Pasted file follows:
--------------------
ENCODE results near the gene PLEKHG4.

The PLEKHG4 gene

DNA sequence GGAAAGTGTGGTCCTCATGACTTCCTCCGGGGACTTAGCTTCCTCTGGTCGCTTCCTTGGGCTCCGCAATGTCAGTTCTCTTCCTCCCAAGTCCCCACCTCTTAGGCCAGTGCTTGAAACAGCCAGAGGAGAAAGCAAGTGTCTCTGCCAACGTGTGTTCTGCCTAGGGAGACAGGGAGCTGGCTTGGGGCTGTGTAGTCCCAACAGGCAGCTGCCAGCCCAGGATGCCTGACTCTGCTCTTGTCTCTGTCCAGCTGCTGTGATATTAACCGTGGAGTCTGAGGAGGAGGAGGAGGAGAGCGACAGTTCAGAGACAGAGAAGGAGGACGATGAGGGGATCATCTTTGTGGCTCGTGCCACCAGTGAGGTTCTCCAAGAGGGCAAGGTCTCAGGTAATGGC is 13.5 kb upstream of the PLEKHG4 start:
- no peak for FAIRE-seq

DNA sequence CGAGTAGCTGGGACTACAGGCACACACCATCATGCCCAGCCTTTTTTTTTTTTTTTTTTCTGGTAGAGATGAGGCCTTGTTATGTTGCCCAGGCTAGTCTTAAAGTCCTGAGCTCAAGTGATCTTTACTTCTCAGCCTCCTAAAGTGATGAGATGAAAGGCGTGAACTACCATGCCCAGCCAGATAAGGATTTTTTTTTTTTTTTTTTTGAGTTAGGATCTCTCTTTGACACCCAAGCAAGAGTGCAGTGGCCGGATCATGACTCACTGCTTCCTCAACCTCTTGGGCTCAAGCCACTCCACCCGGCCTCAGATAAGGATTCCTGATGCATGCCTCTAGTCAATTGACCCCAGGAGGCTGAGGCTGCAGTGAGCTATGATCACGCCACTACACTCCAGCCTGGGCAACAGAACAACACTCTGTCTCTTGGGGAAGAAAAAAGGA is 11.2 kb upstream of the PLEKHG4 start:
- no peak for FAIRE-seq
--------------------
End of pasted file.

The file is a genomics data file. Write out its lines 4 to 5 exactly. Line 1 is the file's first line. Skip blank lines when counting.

- no peak for FAIRE-seq

DNA sequence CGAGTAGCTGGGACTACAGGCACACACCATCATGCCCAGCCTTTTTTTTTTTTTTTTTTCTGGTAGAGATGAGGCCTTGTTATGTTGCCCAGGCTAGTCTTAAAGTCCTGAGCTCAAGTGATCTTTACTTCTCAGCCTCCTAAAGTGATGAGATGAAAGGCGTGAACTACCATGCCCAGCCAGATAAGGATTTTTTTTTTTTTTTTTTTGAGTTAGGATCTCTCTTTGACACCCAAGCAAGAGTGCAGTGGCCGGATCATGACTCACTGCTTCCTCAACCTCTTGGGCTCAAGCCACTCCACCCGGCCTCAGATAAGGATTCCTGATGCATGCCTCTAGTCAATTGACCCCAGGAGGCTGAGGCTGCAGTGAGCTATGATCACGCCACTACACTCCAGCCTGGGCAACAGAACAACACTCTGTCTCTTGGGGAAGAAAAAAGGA is 11.2 kb upstream of the PLEKHG4 start: